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Custom system builders are pinning their hopes on Microsoft's latest Windows operating system and a new Intel motherboards form factor to find success in the all-in-one PC market.
All-in-one PCs are PCs in which the monitor, motherboard, processor, memory, and storage are all built into a single chassis. They have been around for years, mainly for specialized purposes as kiosks.
However, a new crop of all-in-one PCs is starting to come to market featuring new form factor motherboards, new large touch screen displays, and Microsoft's Windows 7 Pro operating system.
Several vendors, including major vendors such as Sony, Toshiba, Hewlett-Packard, and Acer, as well as Portland, Ore.-based custom system builder CTL, showed new large-screen all-in-one PCs at this week's Microsoft Worldwide Partner Conference (WPC) in Los Angeles.
Joe Toste, vice president of marketing at Equus Computer Systems, a Minneapolis-based system builder, said the key enabler for the latest round of all-in-one PCs is the fact that Windows 7 Pro is touch-enabled.
"It works," Toste said. "It allows great user scenarios. That means huge opportunities for us."
Microsoft is demonstrating its vision of where the IT market is going by saying it wants apps to run on all devices regardless of the size of the glass screen, Toste said. "I have customers who run apps on 10-inch glass, and want to run those apps on 22-inch glass," he said. "For ISVs, Microsoft is saving a lot of development time."
Erik Stromquist, COO at CTL, said the other key to success in the all-in-one PC business is the new thin mini-ITX form factor motherboard design from Intel, which Intel and other suppliers are using to produce motherboards small enough to fit inside the tiny cases associated with all-in-one PCs yet flexible enough to work with processors from the Atom to the i7.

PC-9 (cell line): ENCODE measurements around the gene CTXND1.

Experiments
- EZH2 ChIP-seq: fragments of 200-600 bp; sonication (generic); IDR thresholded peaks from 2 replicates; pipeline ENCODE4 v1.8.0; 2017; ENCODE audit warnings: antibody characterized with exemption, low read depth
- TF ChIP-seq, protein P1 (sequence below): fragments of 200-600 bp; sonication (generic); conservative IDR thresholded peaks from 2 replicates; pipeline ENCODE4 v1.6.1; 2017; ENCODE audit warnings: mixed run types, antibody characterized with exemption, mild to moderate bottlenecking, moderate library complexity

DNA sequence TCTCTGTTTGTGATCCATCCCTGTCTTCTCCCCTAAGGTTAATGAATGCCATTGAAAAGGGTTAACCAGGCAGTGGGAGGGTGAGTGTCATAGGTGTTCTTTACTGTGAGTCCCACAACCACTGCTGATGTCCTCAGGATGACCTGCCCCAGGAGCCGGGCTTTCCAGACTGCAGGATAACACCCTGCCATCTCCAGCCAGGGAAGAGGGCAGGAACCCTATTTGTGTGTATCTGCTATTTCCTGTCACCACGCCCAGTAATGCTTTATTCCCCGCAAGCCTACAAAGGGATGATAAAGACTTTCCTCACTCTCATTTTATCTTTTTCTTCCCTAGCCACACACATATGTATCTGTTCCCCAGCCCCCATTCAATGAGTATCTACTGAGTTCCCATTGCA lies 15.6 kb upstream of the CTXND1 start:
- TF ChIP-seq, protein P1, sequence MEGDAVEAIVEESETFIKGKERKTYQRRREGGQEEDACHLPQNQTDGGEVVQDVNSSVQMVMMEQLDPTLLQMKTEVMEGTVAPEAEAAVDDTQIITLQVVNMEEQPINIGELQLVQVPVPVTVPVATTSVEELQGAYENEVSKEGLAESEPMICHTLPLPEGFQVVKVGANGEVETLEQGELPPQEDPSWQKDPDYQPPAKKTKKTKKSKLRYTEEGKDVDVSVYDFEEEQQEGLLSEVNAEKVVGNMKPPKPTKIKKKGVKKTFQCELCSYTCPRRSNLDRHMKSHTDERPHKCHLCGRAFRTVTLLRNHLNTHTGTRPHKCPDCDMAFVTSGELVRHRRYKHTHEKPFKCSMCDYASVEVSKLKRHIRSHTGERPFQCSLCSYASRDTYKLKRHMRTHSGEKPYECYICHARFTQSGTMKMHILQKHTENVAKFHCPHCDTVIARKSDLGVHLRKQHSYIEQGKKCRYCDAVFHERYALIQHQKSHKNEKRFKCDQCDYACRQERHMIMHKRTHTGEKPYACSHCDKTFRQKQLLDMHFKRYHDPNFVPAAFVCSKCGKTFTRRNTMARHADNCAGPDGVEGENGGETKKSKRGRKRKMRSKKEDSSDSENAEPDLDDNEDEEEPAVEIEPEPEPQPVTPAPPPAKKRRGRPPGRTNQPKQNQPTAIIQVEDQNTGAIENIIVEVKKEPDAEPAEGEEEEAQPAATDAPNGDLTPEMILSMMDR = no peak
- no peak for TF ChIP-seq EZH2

The thin mini-ITX motherboards are the same size as mini-ITX models, but only about half as thick, making them more suitable for use in all-in-one PCs, according to Intel.
The motherboards give all-in-one PC builders the option to choose which processor to use, or to ship without the processor, Stromquist said. While some thin mini-ITX motherboards cannot be serviced or upgraded once installed, models from Intel do allow such upgrades, he said.
CTL's all-in-one PC is built into a 22-inch screen with choice of touch and non-touch models. Solution providers can purchase them fully configured from CTL with a choice of processor, memory, hard drive, and optical drive, or can add their own, Stromquist said.
The PC portion can be accessed for upgrades and configuration by placing the device screen-down, removing a single screw, and then removing the cover, he said.
The CTL all-in-one PC, which provides solution providers and customers the option of putting their own corporate logo on the bezel, will shortly come to market. Stromquist said that a model with the Intel i5 processor and touch-screen capability will list for about $899, while a non-touch version will probably list for about $599. He said CTL plans to offer an Atom processor-based model this Fall that will start out at about $399.
John Samborski, vice president of Ace Computers, an Arlington Heights, Ill.-based custom system solution provider, said all-in-one PCs have sold fairly well in the past, but were difficult to implement and ended up being more of a specialized products.
Next: Making A Better All-In-One PC